In stark contrast to the Detroit automakers, who were infamous for bankrupting their suppliers, Japanese automakers and suppliers have long cultivated cooperative relationships that have been recognized as one of the keys to the Japanese auto industry’s relative success. This made them easy targets for investigators, who allege that their collusion led to 25 million vehicles being overpriced since 1990. Other nations have also investigated supplier price-fixing and the vast majority of firms have admitted guilt in settlements, but in the wake of the bailout and Toyota witch hunt, the move came across as yet another calculated assault on the foreign auto industry.

Even as the Department of Justice went after Japanese suppliers for overcharging, the case of the airbag maker Takata was just beginning to demonstrate that the exact opposite problem was far more of a safety threat. Takata’s airbags had won massive market share thanks to their low cost, but suddenly its airbags began to explode rather than deploy, hurling shrapnel into the faces of drivers they were supposed to keep safe. After countless recalls, several congressional hearings and indications that cost-cutting led the firm to use volatile propellants and low-cost factories, the exact causes of the defect are still not entirely clear. Takata’s hesitance to cooperate with regulators and its inability to build replacement airbags fast enough to perform a full national recall have given NHTSA the opportunity to publicly lambast the supplier; its more than million-dollar fine is likely just the beginning.

But given the horrific nature of the deaths and injuries it has caused, as well as the fact that those deaths appear to have been caused by cost-cutting, Takata’s treatment raises the question: which is worse, a Japanese auto supplier that overcharges all its customers, or a Japanese auto supplier who kills a few customers because its prices were too good to be true? For a Japanese auto industry that has profited immensely in the US and invested heavily in US manufacturing, the land of opportunity was beginning to look like a no-win proposition.

Safety Wasn’t The Priority

Had the Obama administration really believed that the auto industry simply needed tighter regulation, all this might have made a certain amount of sense. But the statistics hardly bore out that analysis, as on-road deaths had been in steady decline since the 1970s, and the vast majority of those are caused by driver error, not manufacturing defects. And the next automotive scandal to pop up proved that safety regulation wasn’t always their consistent top priority, even in the face of unprecedented malfeasance.

In January of 2014, President Obama took a moment out of his state of the union address to celebrate an automotive guest of honor: freshly minted General Motors CEO Mary Barra. For Obama, Barra represented a two-fer: not only was her presence an opportunity to boast about his decision to “save Detroit,” the fact that she was the first female CEO of a major automaker helped Obama make the case that his rescue had imbued the industrial giant with a new spirit of equality and meritocracy. But less than a month later, Barra announced that GM would begin recalling vehicles with an ignition switch that had been turning off vehicles and disabling airbags for a decade, with fatal results.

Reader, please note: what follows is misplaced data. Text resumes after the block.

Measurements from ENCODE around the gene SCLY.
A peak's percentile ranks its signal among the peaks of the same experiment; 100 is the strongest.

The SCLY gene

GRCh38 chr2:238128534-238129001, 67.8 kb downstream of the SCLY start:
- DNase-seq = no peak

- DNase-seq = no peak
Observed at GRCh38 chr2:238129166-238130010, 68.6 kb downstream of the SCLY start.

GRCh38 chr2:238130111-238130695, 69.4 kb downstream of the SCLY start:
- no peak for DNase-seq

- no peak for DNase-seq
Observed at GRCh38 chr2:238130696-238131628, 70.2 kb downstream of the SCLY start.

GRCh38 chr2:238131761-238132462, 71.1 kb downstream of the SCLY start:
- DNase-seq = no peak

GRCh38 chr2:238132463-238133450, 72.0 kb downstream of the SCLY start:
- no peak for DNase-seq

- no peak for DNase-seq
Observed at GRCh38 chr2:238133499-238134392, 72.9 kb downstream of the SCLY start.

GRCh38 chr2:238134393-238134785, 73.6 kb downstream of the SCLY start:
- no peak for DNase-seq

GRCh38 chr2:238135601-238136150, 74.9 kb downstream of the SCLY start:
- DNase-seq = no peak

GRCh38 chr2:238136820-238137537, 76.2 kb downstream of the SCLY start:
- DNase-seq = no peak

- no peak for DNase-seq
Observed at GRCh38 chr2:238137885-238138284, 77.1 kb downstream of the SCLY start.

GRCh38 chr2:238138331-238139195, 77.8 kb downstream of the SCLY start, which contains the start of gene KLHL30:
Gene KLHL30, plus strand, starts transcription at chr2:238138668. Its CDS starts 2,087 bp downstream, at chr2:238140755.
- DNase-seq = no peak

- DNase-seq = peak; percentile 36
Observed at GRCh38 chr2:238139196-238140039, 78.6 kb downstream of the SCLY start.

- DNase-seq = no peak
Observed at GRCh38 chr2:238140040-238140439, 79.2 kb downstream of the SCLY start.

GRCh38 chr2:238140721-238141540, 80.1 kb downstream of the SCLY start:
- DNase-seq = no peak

Like Toyota’s and Takata’s leaders, Barra was called to appear in front of several congressional hearings even as her firm expanded its recall on an almost daily basis. Her first performance was so comically evasive that Saturday Night Live lampooned the proceedings in a hilarious opening skit. By the time she was called back to Capitol Hill, however, Barra was better prepared: she promised an “independent review” by Anton Valukas, and deflected the most challenging questions by saying Valukas’s findings would provide the answers about how her company operated that she could or would not. The gambit worked remarkably well, allowing her to avoid questions that she should have been able to answer as a more than 30-year veteran of GM, and ultimately keeping responsibility for the defect out of the firm’s executive suite.

Barra fired 15 employees for their roles in the scandal, but refused to state that they would not receive severance pay, which strongly suggested that they had. This, along with her symbolic power as a representative of “The New GM,” allowed her to insist that GM was acting with transparency and accountability even as they clearly were not. The Valukas Report was taken as gospel, by representatives and the media alike, with few questioning the fact that GM had an ongoing business relationship with Valukas’s firm, Jenner and Block. And when the Department of Justice announced GM’s settlement of criminal charges, it cited the Valukas Report as evidence of GM’s “cooperation” which justified its sweetheart deal. Though GM had admitted that its decade-old defect had caused 124 deaths and hundreds more injuries, no individual executives were charged, the firm paid just $900 million in fines, and deferred prosecution kept GM from becoming a corporate criminal.

Even better for GM, the DOJ appeared to be playing along with the firm’s communications strategy by helping bury its announcements: the first news of criminal charges came just before the Memorial Day weekend, and the final announcement came on a day when the entire business media was fixated on a crucial Federal Reserve meeting.

A Clear Double Standard